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The Jeffersonian cyclopedia;

a comprehensive collection of the views of Thomas Jefferson classified and arranged in alphabetical order under nine thousand titles relating to government, politics, law, education, political economy, finance, science, art, literature, religious freedom, morals, etc.;

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9018. WASHINGTON (George), Marshall's life of.—
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9018. WASHINGTON (George), Marshall's life of.—

The party feelings of General
Washington's biographer [Marshall] to
whom after his death the collection of [Washington's
papers] was confided, have culled from
it a composition as different from what General
Washington would have offered, as was the
candor of the two characters during the period
of the war. The partiality of this pen is displayed
in lavishments of praise on certain
military characters, who had done nothing military,
but who afterwards, and before he wrote,
had become heroes in party, although not in
war; and in his reserve on the merits of others,
who rendered signal services indeed, but did not
earn his praise by apostatizing in peace from the
republican principles for which they had fought
in war. It shows itself too in the cold indifference
with which a struggle for the most animating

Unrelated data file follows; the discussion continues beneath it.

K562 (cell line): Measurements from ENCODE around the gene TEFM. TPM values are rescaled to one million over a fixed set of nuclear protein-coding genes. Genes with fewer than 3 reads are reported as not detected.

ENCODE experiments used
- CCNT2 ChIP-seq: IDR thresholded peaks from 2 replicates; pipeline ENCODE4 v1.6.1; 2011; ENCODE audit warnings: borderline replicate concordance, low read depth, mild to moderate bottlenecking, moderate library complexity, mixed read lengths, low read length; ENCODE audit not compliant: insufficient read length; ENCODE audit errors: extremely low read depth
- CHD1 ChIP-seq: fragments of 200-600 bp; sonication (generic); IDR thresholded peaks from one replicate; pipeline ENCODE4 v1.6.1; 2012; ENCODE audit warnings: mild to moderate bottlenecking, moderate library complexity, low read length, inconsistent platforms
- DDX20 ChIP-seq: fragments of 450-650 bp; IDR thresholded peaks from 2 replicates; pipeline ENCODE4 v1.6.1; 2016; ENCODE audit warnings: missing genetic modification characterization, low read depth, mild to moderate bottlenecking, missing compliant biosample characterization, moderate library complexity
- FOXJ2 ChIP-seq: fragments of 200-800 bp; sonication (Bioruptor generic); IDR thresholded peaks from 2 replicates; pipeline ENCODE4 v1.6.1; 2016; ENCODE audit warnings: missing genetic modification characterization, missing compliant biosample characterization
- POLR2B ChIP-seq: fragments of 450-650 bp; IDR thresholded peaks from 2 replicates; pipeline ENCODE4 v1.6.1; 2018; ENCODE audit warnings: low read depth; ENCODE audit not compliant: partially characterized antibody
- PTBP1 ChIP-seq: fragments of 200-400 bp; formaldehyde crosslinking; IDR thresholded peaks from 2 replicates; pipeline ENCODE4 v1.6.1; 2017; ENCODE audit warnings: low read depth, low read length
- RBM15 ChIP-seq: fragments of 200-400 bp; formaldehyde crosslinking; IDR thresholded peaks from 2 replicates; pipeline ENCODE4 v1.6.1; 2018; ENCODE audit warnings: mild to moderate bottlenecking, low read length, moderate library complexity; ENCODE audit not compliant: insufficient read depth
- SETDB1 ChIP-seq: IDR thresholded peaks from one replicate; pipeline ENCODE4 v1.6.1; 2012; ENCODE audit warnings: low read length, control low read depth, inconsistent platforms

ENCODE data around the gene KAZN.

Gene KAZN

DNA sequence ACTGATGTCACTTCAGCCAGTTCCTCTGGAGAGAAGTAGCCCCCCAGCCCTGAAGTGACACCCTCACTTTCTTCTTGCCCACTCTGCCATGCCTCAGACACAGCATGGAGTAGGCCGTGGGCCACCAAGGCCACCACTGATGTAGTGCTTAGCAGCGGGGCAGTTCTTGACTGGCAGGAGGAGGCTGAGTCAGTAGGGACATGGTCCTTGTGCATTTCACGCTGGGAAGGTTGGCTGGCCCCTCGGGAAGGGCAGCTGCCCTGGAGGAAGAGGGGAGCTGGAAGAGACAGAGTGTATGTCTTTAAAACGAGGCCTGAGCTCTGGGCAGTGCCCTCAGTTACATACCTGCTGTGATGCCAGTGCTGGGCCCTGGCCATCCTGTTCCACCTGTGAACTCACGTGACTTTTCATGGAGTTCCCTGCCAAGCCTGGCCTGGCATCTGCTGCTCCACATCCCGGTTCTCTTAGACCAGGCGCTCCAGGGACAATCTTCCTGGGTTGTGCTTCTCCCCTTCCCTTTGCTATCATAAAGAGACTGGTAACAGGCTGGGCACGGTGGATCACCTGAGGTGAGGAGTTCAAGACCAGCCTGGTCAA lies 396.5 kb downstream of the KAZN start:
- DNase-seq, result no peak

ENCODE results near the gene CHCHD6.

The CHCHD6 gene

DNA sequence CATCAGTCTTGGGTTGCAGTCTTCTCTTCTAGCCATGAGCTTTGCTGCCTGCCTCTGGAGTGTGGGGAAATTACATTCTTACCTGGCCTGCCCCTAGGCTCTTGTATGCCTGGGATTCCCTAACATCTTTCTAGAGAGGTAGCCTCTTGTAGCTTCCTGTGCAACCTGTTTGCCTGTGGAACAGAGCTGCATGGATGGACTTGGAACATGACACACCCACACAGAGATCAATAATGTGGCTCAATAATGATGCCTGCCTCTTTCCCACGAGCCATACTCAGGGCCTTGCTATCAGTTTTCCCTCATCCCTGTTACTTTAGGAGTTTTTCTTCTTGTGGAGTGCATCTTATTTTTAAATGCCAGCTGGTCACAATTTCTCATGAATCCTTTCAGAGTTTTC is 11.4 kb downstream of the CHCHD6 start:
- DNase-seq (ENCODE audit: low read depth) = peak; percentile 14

of human objects is narrated. No act of
heroism ever kindles in the mind of this writer
a single aspiration in favor of the holy cause
which inspired the bosom, and nerved the arm
of the patriot warrior. No gloom of events, no
lowering of prospects ever excites a fear for the
issue of a contest which was to change the condition
of man over the civilized globe. The
sufferings inflicted on endeavors to vindicate
the rights of humanity are related with all the
frigid insensibility with which a monk would
have contemplated the victims of an auto da fé.
Let no man believe that General Washington
ever intended that his papers should be used for
the suicide of the cause for which he had lived,
and for which there never was a moment in
which he would not have died. The abuse of
these materials is chiefly, however, manifested
in the history of the period immediately following
the establishment of the present Constitution.
* * * Were a reader of this period
to form his idea of it from this history alone,
he would suppose the republican party (who
were, in truth, endeavoring to keep the government
within the line of the Constitution, and
prevent its being monarchized in practice) were
a mere set of grumblers, and disorganizers,
satisfied with no government, without fixed principles
of any, and, like a British parliamentary
opposition, gaping after loaves and fishes, and
ready to change principles, as well as position,
at any time, with their adversaries. But a
short review of facts omitted, or uncandidly
stated in this history will show that the contests
of that day were contests of principle between
the advocates of republican and those of kingly
government, and that had not the former made
the efforts they did, our government would
have been, even at this early day, a very different
thing from what the successful issue of
those efforts have made it. [514]
The Anas. Ford ed., i, 155.


In the Congressional edition this extract is
omitted except the last sentence.—Editor.